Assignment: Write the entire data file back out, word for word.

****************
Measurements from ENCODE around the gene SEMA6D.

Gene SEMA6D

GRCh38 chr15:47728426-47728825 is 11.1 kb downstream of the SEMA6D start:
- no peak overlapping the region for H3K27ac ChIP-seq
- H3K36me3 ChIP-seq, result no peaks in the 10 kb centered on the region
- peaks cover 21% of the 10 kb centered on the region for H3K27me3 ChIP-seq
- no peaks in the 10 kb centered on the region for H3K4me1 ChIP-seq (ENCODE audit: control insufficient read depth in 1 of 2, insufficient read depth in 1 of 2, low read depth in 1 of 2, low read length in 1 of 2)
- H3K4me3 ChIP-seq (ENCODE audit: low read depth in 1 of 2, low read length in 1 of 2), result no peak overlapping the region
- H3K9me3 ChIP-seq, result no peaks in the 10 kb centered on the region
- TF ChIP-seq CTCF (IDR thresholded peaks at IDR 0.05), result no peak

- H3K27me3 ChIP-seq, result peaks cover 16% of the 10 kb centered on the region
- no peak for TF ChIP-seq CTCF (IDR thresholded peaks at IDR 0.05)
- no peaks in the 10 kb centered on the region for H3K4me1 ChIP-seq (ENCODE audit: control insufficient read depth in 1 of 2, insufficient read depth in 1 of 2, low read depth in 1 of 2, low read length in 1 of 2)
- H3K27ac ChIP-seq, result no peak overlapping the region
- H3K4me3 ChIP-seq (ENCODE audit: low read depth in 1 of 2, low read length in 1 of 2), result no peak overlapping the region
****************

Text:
Measurements from ENCODE around the gene SEMA6D.

Gene SEMA6D

GRCh38 chr15:47728426-47728825 is 11.1 kb downstream of the SEMA6D start:
- no peak overlapping the region for H3K27ac ChIP-seq
- H3K36me3 ChIP-seq, result no peaks in the 10 kb centered on the region
- peaks cover 21% of the 10 kb centered on the region for H3K27me3 ChIP-seq
- no peaks in the 10 kb centered on the region for H3K4me1 ChIP-seq (ENCODE audit: control insufficient read depth in 1 of 2, insufficient read depth in 1 of 2, low read depth in 1 of 2, low read length in 1 of 2)
- H3K4me3 ChIP-seq (ENCODE audit: low read depth in 1 of 2, low read length in 1 of 2), result no peak overlapping the region
- H3K9me3 ChIP-seq, result no peaks in the 10 kb centered on the region
- TF ChIP-seq CTCF (IDR thresholded peaks at IDR 0.05), result no peak

- H3K27me3 ChIP-seq, result peaks cover 16% of the 10 kb centered on the region
- no peak for TF ChIP-seq CTCF (IDR thresholded peaks at IDR 0.05)
- no peaks in the 10 kb centered on the region for H3K4me1 ChIP-seq (ENCODE audit: control insufficient read depth in 1 of 2, insufficient read depth in 1 of 2, low read depth in 1 of 2, low read length in 1 of 2)
- H3K27ac ChIP-seq, result no peak overlapping the region
- H3K4me3 ChIP-seq (ENCODE audit: low read depth in 1 of 2, low read length in 1 of 2), result no peak overlapping the region